Among college football’s cavernous stadiums, the appropriately nicknamed Big House is the biggest of them all. Seating in excess of 115,000 fans, Michigan Stadium is not only the largest sporting venue in the United States, but the second largest in the whole world.
TOP 10 LARGEST CFB STADIUMS
Of the top ten largest football stadiums by capacity, the top three are Big Ten venues. Incredibly, the largest pro football stadium is only the ninth largest college football stadium (Los Angeles Coliseum is shared by the LA Rams and USC Trojans).
NO. 1 MICHIGAN STADIUM
Since it’s opening in 1927, Michigan Stadium has played home to a legion of legendary Wolverines football team, which produced Heisman winners Tom Harmon, Desmond Howard, and Charles Woodson. In 2013, it was also the site of the largest-ever college football crowd, when 115,109 watched the Wolverines battle it out with the Notre Dame Fighting Irish.
NO. 2 BEAVER STADIUM
Home to the Penn State Nittany Lions football team, Beaver Stadium is named after an 19th century governor of Pennsylvania, and not Oregon State’s mascot. The stadium had a record crowd of 110,753 for Penn State’s 40–7 victory over Nebraska on September 14, 2002, and is recognized for having one of the most raucous student sections in the country.
NO. 3 OHIO STADIUM
Situated on the bank of the Olentangy River, Ohio Stadium, more commonly known as “The Horseshoe.” The stadium has played host to U2, The Rolling Stones, Pink Floyd, and Genesis, but it never rocks out as much as during the Ohio State football games. Fueled by students in the South Stands, Buckeye fans will chant O-H-I-O by section, and sing along to The White Stripes “Seven Nation Army” after big plays.
NO. 4 KYLE FIELD
Kyle Field is named for Texas A&M horticulture prof who in 1904 carved out space for the stadium’s current site from agricultural land on campus. Known as ” Home of the 12th Man,” Kyle Field once packed in and SEC and state of Texas record 110,631 fans when the Aggies hosted the Ole Miss Rebels.
NO. 5 NEYLAND STADIUM
The Tennessee Volunteers football team played at Baldwin Park and Wait Field before occupying the newly-built Neyland Stadium in 1921. NFL legends Reggie White and Peyton Manning called the stadium home during their distinguished college careers.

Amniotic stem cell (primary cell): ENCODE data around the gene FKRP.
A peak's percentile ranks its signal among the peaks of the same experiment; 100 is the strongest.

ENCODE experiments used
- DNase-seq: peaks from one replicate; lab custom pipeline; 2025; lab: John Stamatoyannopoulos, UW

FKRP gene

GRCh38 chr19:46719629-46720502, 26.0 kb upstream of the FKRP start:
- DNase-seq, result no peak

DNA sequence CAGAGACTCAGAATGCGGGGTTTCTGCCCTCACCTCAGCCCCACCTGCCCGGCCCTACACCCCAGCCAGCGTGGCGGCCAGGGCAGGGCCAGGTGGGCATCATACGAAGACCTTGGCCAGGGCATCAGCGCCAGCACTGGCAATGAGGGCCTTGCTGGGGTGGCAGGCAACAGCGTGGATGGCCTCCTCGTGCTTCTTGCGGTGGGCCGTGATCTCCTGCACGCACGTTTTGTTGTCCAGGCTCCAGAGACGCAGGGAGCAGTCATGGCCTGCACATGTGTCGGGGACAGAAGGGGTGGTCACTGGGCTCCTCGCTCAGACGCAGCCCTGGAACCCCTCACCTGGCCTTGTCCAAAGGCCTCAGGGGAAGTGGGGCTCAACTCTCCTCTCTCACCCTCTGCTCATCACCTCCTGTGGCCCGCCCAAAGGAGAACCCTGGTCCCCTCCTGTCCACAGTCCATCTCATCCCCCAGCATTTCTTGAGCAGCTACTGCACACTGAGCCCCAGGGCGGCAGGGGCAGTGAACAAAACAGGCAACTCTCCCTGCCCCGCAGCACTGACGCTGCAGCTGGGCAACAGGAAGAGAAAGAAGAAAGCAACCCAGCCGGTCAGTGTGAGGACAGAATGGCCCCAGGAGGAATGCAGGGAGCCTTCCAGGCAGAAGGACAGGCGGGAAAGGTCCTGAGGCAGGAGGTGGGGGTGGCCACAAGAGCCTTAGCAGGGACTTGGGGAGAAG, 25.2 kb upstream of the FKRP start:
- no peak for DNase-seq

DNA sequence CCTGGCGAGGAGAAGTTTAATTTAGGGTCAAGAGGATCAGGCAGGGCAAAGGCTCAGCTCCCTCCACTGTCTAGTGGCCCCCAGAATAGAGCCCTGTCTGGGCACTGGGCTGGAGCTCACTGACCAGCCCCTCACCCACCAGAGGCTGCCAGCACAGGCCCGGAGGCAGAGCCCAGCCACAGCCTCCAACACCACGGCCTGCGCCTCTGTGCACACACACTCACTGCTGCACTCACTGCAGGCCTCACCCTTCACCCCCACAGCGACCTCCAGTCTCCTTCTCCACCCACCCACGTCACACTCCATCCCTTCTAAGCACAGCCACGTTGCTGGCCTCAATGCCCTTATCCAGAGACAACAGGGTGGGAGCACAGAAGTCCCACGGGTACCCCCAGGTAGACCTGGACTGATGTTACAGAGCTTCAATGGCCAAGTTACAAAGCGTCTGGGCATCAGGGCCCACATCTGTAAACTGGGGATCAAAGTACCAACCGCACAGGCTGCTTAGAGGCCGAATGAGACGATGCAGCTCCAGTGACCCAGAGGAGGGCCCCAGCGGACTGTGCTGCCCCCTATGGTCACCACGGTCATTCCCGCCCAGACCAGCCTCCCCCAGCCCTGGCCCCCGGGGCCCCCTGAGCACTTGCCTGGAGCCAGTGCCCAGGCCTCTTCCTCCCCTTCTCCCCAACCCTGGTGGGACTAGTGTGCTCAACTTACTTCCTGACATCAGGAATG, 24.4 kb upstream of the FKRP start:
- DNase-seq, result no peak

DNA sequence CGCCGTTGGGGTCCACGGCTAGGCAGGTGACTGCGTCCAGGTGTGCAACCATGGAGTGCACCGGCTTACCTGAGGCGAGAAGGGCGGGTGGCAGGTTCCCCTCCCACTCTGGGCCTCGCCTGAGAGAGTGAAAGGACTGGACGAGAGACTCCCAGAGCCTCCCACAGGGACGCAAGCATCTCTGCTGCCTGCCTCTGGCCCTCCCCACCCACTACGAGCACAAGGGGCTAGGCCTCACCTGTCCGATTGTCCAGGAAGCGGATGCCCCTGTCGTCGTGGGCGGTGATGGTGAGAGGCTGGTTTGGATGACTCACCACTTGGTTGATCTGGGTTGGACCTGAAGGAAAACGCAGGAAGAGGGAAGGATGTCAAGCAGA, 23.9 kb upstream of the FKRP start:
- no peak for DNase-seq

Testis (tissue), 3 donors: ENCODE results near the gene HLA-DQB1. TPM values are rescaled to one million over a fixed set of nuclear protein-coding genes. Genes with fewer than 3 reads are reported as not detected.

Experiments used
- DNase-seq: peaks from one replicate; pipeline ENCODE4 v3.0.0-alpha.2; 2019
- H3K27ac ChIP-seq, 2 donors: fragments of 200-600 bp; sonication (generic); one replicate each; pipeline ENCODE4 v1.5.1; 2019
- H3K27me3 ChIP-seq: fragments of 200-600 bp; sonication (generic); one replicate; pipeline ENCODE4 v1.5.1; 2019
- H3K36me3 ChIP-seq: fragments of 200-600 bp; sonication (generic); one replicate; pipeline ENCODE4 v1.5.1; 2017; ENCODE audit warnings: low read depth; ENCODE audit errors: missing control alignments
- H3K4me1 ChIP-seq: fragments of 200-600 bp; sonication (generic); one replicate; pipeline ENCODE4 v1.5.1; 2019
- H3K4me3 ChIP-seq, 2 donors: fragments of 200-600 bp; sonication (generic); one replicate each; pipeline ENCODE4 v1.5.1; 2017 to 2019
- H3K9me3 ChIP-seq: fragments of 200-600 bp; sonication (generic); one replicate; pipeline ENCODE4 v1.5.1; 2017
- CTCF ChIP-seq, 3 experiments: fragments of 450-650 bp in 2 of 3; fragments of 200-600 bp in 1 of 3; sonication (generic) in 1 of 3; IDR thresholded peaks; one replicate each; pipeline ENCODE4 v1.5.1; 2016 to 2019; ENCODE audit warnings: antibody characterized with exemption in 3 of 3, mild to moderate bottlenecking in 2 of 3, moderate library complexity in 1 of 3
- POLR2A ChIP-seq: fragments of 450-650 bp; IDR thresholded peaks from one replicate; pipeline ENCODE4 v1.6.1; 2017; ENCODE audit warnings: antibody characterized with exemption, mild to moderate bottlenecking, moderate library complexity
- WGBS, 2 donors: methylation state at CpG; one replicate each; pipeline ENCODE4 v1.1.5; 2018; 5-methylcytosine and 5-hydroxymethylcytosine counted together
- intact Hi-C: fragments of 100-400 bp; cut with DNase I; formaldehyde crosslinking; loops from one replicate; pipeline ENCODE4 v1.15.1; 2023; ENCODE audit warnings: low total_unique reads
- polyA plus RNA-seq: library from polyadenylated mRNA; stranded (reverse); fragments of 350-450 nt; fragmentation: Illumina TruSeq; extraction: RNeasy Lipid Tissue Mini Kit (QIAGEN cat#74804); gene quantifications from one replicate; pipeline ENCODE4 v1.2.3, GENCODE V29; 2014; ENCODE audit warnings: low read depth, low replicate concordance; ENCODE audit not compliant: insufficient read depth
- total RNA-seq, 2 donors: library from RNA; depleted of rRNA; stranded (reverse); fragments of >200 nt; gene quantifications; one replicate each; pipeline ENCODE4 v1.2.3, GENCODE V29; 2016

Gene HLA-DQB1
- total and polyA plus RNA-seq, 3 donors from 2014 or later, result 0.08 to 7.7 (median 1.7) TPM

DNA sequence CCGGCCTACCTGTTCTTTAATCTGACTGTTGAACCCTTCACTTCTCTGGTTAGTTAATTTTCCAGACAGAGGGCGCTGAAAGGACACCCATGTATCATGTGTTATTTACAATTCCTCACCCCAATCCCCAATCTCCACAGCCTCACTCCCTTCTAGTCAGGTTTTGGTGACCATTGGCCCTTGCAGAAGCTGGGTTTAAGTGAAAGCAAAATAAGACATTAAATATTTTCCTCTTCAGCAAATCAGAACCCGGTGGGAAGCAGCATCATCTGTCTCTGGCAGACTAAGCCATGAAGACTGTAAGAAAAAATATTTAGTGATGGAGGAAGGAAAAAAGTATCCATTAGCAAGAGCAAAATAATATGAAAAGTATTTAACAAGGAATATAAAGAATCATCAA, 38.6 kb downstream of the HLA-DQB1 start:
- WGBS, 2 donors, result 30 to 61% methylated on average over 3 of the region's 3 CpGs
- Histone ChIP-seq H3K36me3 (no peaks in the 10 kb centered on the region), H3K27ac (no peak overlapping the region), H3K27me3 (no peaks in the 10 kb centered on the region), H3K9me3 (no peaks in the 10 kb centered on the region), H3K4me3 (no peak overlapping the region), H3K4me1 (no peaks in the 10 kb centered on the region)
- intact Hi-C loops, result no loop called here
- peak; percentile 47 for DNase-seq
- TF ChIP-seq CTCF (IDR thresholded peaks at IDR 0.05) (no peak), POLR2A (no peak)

NO. 6 TIGER STADIUM
For baseball fans, Tiger Stadium refers to the erstwhile home to the Detroit Tigers, but for football fans in SEC country, it is the intimidating home turf of the Louisiana State football team. Known as “Death Valley,” it has been variously described as the loudest stadium in all of college football, worst place in the world for a visiting team, and best place in the world to watch a sporting event.
NO. 7 BRYANT-DENNY STADIUM
Originally named Denny Stadium, after the university’s president from 1912 to 1932, Bryant was prepended to the name in 1975 in honor of longtime football coach Paul “Bear” Bryant. Don’t be surprised if the stadium’s name gets amended again after Nick Saban concludes his highly-successful stint as head coach. Saban-Bryant-Denny Stadium has an interesting ring to it…
NO. 8 DKR-TEXAS MEMORIAL STADIUM
In 1996, the University of Texas added the name of former football coach Derrell K. Royal to their stadium’s name. Royal guided the Longhorns to three national championships and eleven Southwest Conference titles from 1957-76.
NO. 9 LA MEMORIAL COLISEUM
In 2028, the Los Angeles Memorial Coliseum will become the first stadium to have hosted the Summer Olympics three times. When it’s not hoisting the Olympic Rings flag, it is home to the Los Angeles Rams and USC Trojans football teams.
NO. 10 Sanford Stadium
Games played at the Georgia Bulldogs’ Sanford Stadium are said to be played “Between the Hedges” due to the field being surrounded by privet hedges, which have been a part of the design of the stadium since it opened in 1929.